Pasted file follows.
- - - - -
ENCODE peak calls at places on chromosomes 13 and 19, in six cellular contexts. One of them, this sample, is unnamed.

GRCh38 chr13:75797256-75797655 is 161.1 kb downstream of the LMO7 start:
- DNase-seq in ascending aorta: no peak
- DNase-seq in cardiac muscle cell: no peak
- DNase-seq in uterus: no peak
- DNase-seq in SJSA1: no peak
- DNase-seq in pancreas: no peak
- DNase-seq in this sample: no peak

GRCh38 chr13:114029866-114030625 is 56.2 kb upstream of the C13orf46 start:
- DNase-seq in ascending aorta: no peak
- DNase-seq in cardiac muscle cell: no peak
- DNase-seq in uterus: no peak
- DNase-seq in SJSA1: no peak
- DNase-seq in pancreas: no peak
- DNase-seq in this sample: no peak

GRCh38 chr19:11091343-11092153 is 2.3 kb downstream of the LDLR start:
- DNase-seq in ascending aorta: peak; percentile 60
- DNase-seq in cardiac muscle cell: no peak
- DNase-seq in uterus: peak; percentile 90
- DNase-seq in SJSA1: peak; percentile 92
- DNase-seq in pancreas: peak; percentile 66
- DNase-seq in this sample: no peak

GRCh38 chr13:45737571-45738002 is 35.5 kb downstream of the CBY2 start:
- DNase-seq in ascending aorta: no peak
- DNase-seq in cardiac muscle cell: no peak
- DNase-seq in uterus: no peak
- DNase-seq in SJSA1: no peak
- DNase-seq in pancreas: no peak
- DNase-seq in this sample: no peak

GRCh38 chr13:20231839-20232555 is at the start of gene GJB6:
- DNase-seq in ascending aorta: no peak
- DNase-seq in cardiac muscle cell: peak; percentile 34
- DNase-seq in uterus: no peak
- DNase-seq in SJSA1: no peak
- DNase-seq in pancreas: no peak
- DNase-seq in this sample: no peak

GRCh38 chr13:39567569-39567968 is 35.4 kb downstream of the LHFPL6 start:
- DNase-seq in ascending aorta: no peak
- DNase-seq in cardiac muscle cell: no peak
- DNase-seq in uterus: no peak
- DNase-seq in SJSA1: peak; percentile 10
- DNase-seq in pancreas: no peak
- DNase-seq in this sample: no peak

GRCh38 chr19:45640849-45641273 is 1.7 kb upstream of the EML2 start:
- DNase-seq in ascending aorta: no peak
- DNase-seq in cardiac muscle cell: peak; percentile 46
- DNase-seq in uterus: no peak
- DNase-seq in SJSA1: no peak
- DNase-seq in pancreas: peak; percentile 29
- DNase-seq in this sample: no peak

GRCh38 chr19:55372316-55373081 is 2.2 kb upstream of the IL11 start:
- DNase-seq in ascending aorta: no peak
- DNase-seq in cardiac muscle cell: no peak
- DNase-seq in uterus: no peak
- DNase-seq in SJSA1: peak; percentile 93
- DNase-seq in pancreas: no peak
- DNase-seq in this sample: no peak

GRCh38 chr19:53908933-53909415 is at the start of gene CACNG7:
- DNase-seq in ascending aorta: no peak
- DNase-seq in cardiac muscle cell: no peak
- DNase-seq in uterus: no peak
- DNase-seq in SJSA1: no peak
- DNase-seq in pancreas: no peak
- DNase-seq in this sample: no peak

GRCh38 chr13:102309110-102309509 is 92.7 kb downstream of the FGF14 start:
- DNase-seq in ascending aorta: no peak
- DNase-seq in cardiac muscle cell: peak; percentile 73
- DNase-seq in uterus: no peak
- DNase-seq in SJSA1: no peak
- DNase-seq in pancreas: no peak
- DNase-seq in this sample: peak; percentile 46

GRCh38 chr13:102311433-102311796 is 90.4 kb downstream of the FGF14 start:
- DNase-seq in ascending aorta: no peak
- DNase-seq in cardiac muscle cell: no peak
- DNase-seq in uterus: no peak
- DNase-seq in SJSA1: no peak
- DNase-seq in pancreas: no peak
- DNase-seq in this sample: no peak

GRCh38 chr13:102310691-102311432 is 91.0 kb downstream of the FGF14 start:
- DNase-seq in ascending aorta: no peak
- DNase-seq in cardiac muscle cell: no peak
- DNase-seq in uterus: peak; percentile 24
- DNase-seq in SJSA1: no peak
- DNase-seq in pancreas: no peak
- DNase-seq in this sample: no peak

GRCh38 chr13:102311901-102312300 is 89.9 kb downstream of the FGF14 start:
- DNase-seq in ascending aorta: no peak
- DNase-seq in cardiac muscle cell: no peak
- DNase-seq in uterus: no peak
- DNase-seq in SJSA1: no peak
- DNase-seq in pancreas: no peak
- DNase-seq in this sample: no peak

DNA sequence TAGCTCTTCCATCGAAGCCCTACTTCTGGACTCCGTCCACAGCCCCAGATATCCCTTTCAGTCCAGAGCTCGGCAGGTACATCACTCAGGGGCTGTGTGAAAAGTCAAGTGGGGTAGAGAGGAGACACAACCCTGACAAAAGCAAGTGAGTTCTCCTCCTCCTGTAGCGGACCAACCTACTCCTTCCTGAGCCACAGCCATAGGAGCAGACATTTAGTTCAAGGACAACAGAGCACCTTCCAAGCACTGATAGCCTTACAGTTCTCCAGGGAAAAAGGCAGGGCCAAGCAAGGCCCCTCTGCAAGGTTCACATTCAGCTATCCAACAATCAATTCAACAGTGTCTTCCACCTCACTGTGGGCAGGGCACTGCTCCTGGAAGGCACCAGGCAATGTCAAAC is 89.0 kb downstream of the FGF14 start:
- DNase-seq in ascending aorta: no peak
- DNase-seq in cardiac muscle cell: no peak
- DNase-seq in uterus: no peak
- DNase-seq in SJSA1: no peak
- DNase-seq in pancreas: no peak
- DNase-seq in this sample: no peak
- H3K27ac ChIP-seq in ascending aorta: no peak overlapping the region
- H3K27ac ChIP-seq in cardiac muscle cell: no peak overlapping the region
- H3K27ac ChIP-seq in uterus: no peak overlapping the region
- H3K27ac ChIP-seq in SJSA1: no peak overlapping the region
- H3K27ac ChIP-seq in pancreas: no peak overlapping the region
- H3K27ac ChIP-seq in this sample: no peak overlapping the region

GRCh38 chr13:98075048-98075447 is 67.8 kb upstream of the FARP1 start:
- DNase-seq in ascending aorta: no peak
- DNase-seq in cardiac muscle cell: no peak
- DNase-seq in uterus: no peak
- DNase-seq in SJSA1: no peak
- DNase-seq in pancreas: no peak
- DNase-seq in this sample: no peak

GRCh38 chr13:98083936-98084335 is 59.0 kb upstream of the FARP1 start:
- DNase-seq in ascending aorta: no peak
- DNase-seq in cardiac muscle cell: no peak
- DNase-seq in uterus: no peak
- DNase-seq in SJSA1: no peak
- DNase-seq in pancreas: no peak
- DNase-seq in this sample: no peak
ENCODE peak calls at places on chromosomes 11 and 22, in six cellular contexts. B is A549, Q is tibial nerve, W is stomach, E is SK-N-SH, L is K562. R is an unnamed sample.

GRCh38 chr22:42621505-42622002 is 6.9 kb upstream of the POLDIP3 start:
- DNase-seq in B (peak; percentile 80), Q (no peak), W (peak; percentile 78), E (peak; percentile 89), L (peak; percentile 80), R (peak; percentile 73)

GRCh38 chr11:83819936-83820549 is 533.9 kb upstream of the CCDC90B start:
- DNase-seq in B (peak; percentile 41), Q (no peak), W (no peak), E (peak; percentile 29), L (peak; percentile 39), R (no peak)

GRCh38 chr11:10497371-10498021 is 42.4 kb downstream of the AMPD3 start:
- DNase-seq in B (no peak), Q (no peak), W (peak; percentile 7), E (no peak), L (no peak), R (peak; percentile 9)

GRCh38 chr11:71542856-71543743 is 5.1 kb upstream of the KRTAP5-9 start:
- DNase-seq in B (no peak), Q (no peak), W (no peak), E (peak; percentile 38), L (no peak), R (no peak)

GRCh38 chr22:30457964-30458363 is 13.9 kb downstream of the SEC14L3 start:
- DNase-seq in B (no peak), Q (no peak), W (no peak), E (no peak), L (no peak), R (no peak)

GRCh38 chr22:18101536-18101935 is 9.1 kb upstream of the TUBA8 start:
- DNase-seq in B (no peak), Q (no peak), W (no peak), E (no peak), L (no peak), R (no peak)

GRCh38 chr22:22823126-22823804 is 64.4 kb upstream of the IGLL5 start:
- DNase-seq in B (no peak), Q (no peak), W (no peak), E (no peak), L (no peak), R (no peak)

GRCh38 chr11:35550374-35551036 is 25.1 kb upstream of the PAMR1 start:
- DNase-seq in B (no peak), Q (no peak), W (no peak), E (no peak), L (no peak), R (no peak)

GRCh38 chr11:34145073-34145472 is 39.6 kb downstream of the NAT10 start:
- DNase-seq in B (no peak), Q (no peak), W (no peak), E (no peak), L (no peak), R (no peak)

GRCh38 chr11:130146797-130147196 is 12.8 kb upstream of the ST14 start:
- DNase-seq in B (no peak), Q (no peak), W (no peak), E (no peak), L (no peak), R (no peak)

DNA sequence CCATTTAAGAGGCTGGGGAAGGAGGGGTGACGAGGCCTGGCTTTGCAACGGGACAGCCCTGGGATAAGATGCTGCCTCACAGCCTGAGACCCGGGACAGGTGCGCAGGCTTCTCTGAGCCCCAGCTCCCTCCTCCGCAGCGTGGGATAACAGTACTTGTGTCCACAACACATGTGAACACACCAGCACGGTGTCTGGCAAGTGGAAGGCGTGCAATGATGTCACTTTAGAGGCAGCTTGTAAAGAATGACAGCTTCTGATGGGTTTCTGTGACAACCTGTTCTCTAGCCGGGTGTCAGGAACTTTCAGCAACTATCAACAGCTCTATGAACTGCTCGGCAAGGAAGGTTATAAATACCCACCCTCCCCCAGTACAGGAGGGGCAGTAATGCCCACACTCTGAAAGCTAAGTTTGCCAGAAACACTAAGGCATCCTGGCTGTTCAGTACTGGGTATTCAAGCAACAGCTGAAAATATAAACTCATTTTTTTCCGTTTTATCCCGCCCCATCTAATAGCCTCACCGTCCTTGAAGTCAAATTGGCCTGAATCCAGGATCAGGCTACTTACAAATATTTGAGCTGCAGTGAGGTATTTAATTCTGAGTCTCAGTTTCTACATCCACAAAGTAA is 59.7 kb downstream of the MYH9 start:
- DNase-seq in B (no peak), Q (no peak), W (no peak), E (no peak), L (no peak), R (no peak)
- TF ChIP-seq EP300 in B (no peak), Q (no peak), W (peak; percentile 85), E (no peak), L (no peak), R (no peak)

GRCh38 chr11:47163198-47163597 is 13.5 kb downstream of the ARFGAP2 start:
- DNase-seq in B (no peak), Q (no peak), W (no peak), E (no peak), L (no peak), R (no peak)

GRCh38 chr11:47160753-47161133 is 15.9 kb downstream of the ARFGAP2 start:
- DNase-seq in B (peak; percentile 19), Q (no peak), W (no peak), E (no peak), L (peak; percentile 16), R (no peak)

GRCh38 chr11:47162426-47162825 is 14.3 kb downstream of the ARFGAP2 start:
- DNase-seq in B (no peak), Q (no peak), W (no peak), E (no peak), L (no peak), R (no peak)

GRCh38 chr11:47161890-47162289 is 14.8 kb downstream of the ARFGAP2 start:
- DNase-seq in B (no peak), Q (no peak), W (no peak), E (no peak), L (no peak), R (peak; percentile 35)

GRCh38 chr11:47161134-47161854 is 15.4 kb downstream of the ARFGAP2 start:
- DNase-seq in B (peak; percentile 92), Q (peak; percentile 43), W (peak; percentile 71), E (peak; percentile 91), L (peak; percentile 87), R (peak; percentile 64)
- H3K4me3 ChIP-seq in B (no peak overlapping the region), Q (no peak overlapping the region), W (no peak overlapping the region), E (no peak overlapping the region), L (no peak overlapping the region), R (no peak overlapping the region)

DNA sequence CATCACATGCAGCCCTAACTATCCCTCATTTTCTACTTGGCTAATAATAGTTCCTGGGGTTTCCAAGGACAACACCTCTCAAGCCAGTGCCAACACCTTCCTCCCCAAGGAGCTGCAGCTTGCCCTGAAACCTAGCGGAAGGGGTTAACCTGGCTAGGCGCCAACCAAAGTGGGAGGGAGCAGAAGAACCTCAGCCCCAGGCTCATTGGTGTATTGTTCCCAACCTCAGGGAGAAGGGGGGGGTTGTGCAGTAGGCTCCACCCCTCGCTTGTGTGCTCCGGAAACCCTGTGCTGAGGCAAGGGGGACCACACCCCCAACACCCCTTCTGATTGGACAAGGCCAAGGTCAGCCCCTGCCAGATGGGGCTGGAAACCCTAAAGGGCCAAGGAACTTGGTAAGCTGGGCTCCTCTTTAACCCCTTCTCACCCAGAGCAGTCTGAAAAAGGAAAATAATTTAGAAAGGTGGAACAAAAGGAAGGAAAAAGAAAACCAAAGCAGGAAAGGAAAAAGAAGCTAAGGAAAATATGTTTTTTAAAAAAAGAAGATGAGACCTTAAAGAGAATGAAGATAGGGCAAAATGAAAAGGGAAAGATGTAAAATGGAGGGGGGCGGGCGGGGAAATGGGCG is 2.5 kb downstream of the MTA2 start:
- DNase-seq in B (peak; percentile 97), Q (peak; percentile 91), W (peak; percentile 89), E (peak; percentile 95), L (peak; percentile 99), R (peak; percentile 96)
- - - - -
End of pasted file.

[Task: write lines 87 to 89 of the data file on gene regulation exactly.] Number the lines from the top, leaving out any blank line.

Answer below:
- DNase-seq in ascending aorta: no peak
- DNase-seq in cardiac muscle cell: no peak
- DNase-seq in uterus: no peak